It’s Never Too Cold for Ice Cream Sandwiches!

Winter Ice Cream Sandwiches

You may think it’s getting a bit chilly for ice cream sandwiches, but I beg to differ. According to bundle.com, the residents of the nation’s top four ice cream consuming states spend quite a bit of time in the snow: they are the District of Columbia, Rhode Island, Wisconsin, and Massachusetts. California and Florida don’t even make the top ten. To be fair, the residents of Long Beach, California, eat more of the frozen treat than any other single city, with Dallas following second. But right behind in third place is Philadelphia, back in the snow zone.

The pretty Giving Thanks ice cream sandwiches below combine two good reasons to give thanks: pumpkin pie and the Maple Leaf cocktail, made with bourbon and maple syrup, my inspiration for this recipe. The crisp cookies are cut into leaf shapes in keeping with the autumnal theme, their warm spices warding off winter’s chill. The booze adds great flavor and also helps to keep the ice cream soft and creamy; omit it if you wish.

Winter Ice Cream Sandwiches

For New Year’s Eve, dress up your sandwich in a black-and-white chocolate tuxedo and ring in the New Year with a round of Auld Lang Syne, also below. Your guests will not be giving you the cold shoulder after you share your decadent treat.

Winter Ice Cream Sandwiches

The recipes have many steps but they’re not difficult. Each recipe includes “Take it Easy” tips for lightening your load using store-bought ingredients.

Try making the Giving Thanks and Auld Lang Syne sandwiches and find out for yourself just how uplifting an ice cream sandwich can be in the depths of winter.

To learn more about ice cream sandwich lore and tips for making the best ones yourself, check out my June Kitchenthusiast blog post.

Winter Ice Cream Sandwiches

Giving Thanks: Boozy Pumpkin-Pecan Ice Cream on Maple Leaf Cookies

Makes 12 servings

From i scream SANDWICH!: Inspired Recipes for the Ultimate Frozen Treat, by Jennie Schacht

INGREDIENTS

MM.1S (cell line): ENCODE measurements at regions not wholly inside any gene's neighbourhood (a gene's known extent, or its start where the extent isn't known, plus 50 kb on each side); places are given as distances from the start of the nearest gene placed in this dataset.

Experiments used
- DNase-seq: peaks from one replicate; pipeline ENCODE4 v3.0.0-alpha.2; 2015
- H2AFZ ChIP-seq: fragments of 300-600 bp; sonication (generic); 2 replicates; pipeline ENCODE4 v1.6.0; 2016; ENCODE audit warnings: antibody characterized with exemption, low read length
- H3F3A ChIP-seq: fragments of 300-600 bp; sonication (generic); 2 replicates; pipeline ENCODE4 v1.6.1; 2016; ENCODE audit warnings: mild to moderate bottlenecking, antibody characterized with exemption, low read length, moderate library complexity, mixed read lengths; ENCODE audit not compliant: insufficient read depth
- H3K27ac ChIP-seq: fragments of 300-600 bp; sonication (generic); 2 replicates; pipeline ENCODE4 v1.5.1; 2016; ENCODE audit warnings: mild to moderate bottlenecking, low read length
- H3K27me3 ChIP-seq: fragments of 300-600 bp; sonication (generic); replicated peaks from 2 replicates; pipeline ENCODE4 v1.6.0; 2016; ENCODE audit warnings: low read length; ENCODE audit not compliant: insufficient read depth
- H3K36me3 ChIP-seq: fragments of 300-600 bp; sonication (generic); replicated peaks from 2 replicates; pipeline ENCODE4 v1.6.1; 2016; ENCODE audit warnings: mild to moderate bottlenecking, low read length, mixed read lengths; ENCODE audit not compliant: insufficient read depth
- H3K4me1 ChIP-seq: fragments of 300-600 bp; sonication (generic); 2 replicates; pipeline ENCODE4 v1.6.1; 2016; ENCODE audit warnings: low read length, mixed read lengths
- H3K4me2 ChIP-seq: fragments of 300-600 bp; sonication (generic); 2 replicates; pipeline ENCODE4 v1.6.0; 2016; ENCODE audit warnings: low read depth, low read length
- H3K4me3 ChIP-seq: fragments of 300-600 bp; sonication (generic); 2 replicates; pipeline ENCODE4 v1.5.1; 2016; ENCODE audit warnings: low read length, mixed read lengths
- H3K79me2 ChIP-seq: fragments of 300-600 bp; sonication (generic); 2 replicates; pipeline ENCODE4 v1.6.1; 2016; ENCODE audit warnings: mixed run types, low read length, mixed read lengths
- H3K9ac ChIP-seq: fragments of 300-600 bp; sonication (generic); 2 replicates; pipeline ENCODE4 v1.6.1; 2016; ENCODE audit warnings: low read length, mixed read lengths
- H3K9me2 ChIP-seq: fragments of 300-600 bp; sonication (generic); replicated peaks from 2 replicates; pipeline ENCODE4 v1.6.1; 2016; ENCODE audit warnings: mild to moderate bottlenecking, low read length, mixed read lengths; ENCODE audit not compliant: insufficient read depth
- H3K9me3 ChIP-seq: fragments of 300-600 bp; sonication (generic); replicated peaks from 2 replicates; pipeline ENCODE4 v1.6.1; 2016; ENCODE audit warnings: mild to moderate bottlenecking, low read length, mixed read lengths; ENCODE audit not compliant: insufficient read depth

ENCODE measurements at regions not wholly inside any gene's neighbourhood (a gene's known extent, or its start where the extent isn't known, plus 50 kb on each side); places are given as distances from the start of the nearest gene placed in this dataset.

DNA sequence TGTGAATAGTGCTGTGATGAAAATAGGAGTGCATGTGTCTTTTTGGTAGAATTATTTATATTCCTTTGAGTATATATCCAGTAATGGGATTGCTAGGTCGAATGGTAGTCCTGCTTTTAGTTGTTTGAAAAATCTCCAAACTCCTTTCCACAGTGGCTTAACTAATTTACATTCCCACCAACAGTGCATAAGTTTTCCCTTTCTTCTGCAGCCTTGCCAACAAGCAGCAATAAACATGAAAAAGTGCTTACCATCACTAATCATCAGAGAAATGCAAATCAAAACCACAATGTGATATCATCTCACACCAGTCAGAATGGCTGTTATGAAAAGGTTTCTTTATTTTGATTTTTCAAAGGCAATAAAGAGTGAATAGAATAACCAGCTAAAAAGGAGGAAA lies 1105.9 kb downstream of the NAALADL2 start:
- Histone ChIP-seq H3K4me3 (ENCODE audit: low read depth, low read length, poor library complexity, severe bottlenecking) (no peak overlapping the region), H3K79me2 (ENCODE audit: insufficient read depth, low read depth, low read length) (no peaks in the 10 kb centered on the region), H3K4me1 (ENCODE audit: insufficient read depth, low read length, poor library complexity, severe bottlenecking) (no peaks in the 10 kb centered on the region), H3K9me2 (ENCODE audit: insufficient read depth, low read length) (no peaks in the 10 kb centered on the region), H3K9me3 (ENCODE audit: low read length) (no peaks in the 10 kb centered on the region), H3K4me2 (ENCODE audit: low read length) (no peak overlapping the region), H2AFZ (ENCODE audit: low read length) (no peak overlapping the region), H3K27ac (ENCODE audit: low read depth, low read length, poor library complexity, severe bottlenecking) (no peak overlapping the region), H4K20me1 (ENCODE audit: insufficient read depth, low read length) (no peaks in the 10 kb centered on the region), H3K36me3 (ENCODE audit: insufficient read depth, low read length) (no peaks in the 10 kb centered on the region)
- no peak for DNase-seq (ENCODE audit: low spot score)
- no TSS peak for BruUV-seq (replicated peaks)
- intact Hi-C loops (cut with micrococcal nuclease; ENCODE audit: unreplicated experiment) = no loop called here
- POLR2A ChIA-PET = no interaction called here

Special equipment: You’ll need a 2 1/2- to 3-inch maple leaf cookie cutter, or another festive autumn cutter. If it’s asymmetrical, you’ll need to turn it over to cut half of the cookies. Look for maple sugar in specialty and natural food stores, or order it online from King Arthur Flour.

For the boozy pumpkin-pecan ice cream

1 cup (245 g) pureed pumpkin, fresh or canned

1 cup whole milk

1 cup heavy cream

2/3 cup pure maple syrup, preferably Grade B or A dark amber

3 tablespoons bourbon, brandy, or rum

2 tablespoons tapioca starch

1/2 teaspoon kosher salt

1/4 teaspoon ground cinnamon

1/4 teaspoon ground ginger

2 tablespoons crème fraîche, sour cream, or Greek yogurt, at room temperature

1/2 teaspoon pure vanilla extract

1 recipe Maple-Buttered Pecans (recipe below)

For the maple butter pecans

1 tablespoon unsalted butter

1 cup (120 g) pecans, coarsely chopped

2 tablespoons maple sugar or brown sugar

1/4 teaspoon medium-grind sea salt, such as gray salt, fleur de sel, or Maldon sea salt, or to taste

For the maple leaf cookies

1 cup (132 g) all-purpose flour

1 teaspoon baking powder

1/2 teaspoon ground cinnamon

1/4 teaspoon ground ginger

1/4 teaspoon ground allspice

1/2 teaspoon kosher salt

1/2 cup (1 stick / 113 g) unsalted butter, softened

3/4 cup (150 g) pure maple sugar or granulated sugar

2 tablespoons pure maple, turbinado, or coarse sugar, for sprinkling

DIRECTIONS

For the boozy pumpkin-pecan ice cream

Process the pumpkin, milk, cream, maple syrup, bourbon, tapioca, salt, cinnamon, and ginger in a KitchenAid® blender until smooth. Transfer the mixture to a medium saucepan and heat over medium-high heat, stirring with a heatproof spatula, until it begins to steam and slightly bubble at the edges. Adjust to a simmer and cook, stirring constantly, until the mixture thickens to the consistency of a cream sauce, about 3 minutes longer; do not fully boil.

Whisk the crème fraîche and vanilla in a medium bowl until smooth. Add about 1/2 cup of the thickened pumpkin mixture, stirring until smooth, then stir in the rest of the pumpkin mixture.

Set the bowl over a larger bowl of ice and water. Stir occasionally until the mixture is cool, taking care not to slosh water into the bowl. Cover and refrigerate until very cold, at least 2 hours. Transfer the bowl to the freezer for the last half hour before spinning it.

Freeze the mixture in your KitchenAid® ice cream maker according to the manufacturer’s directions, adding the pecans during the last minute of spinning. While the ice cream spins, line a 13-by-9-inch baking pan with waxed paper and place it in the freezer. When the ice cream is ready, spread it evenly into the prepared pan, cover with plastic wrap, pressing it directly against the surface, and freeze until firm, at least 6 hours or overnight.

For the maple-buttered pecans

Melt the butter in a medium skillet over medium heat. Add the pecans and cook, stirring frequently, until they smell toasty and turn light golden, taking care not to burn them. Off the heat, sprinkle the sugar and salt evenly over the nuts and stir with a heatproof spatula until the sugar melts, returning the pan to the heat if needed to glaze the nuts. Transfer the nuts to a silicone baking mat or a sheet of parchment paper to cool completely. Once cool, chop or break apart the nuts if they have clustered.

For the maple leaf cookies